Eric: For all genders.
Jeff: Yeah. I mean, yeah. I went through different phases, you know. And then wanted to share it with everyone. I think a big part of it too is like when I think about – I’ve never told anyone about the art of noise collages thing. But as I think about it now, out loud, I think it was an impulse to get involved, like to do it. Do you know what I mean? Like I felt like this stuff has all this power over me. And there were no instruments in my house, or no belief that it was possible to play an instrument. So, I think I wanted to do a thing. I wanted to do the magic that I was hearing.
So, that was how I learned. Where I thought I could do it. Well, not thought. I just did it. So, I was doing it the best way I could know how to do it or whatever.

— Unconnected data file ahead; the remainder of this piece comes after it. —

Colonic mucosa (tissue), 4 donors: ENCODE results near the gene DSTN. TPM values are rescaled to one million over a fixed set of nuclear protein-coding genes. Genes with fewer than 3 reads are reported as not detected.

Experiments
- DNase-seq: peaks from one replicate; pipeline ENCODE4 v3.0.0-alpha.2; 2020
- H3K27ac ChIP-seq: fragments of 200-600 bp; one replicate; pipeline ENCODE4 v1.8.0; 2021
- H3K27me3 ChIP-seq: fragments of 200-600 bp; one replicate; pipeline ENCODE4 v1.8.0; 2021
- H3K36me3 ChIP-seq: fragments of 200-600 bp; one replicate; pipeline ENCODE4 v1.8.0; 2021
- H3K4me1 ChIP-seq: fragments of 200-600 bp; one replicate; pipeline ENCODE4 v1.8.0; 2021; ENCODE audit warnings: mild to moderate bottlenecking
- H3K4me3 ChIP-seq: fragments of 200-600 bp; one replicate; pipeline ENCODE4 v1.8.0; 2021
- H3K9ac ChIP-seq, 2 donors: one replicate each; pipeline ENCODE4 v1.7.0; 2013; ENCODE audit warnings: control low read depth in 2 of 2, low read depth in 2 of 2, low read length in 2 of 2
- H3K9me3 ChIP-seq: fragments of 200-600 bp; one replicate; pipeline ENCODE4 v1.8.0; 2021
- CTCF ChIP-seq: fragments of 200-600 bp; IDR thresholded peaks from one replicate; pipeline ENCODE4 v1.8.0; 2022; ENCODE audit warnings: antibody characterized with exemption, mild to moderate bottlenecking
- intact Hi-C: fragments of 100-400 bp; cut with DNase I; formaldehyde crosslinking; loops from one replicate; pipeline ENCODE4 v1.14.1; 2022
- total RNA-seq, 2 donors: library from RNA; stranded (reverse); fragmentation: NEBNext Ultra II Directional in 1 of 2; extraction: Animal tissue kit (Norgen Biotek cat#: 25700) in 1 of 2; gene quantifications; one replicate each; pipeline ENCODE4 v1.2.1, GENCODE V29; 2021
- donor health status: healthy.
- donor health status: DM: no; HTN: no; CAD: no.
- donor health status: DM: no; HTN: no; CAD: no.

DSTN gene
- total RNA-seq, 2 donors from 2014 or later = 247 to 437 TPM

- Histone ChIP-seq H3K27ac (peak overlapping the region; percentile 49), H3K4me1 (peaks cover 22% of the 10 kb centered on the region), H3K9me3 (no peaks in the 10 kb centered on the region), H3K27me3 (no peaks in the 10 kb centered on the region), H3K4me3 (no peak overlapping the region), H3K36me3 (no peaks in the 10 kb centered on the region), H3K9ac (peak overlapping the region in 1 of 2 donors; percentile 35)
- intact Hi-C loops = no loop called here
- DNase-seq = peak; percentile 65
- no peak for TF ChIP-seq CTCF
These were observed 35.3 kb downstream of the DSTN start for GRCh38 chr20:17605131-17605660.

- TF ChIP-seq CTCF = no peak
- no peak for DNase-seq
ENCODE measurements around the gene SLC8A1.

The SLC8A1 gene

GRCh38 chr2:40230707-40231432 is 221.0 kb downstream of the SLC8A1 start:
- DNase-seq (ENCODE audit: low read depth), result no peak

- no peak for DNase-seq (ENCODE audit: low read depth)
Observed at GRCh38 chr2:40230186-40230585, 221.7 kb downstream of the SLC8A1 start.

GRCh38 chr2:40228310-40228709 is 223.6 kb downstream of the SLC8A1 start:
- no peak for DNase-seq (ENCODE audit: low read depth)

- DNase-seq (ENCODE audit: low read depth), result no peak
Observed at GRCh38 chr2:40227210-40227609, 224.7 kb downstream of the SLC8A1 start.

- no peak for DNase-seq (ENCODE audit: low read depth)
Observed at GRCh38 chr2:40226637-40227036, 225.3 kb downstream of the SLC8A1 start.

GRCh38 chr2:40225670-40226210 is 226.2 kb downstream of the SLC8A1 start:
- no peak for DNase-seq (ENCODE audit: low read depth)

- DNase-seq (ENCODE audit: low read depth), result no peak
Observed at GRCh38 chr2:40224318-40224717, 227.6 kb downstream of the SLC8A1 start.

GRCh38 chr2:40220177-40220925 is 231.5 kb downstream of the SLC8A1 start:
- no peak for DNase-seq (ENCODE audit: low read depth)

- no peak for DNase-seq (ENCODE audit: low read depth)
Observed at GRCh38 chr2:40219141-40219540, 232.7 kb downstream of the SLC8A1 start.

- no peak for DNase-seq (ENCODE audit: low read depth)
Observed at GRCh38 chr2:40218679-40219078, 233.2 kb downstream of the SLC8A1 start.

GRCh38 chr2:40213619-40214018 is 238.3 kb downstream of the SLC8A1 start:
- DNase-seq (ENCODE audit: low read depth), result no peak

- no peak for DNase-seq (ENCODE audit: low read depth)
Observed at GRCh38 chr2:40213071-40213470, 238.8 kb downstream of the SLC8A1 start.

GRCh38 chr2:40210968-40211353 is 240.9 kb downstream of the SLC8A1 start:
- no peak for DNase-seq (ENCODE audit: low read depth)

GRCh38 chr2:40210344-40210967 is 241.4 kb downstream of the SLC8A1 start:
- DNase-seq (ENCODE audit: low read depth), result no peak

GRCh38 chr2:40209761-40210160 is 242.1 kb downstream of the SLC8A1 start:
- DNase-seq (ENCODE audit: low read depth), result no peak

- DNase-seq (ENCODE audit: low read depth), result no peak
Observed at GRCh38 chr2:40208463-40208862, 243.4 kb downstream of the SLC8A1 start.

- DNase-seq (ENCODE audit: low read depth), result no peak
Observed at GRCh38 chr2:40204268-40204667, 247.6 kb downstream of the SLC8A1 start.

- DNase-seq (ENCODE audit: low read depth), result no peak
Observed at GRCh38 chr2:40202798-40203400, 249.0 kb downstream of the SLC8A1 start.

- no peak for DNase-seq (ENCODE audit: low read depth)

Eric: Yeah. There’s an authorship of sorts to making a mix tape. It’s a curation. Looking over this track list, would you – from the songs that are on there, if you were to guess what year you made this tape roughly?
Jeff: That’s a really good question. A lot of this stuff is interesting and cool. And I don’t remember some of it. “I Want You” by Bob Dylan is a perennial favorite of mine.
Eric: It seems like in a way, a lot of these artists are kind of like the Jeff McGrath canon. You know what I mean? Like Fugazi, Lungfish, Kate Bush, and of course, Morrissey. These are all – we can’t say all. But most of these are classic artists that have resonated with you for a really long time. And the most recent song on here would probably be Fugazi or The Warmers, I’m thinking?
Jeff: I think that Lungfish song at the time – so that’s kind of a giveaway. That Lungfish song is from an album that came out in – Love is Love. That came out in 2003? And, let’s see. I’m just kind of a little embarrassed that I put such trite music on. I mean, the music is beautiful. But why did I think Eric Hatch needs to hear Sweet Jane by The Velvet Underground? [laughter] “Let me turn you on to this band, Velvet Underground.”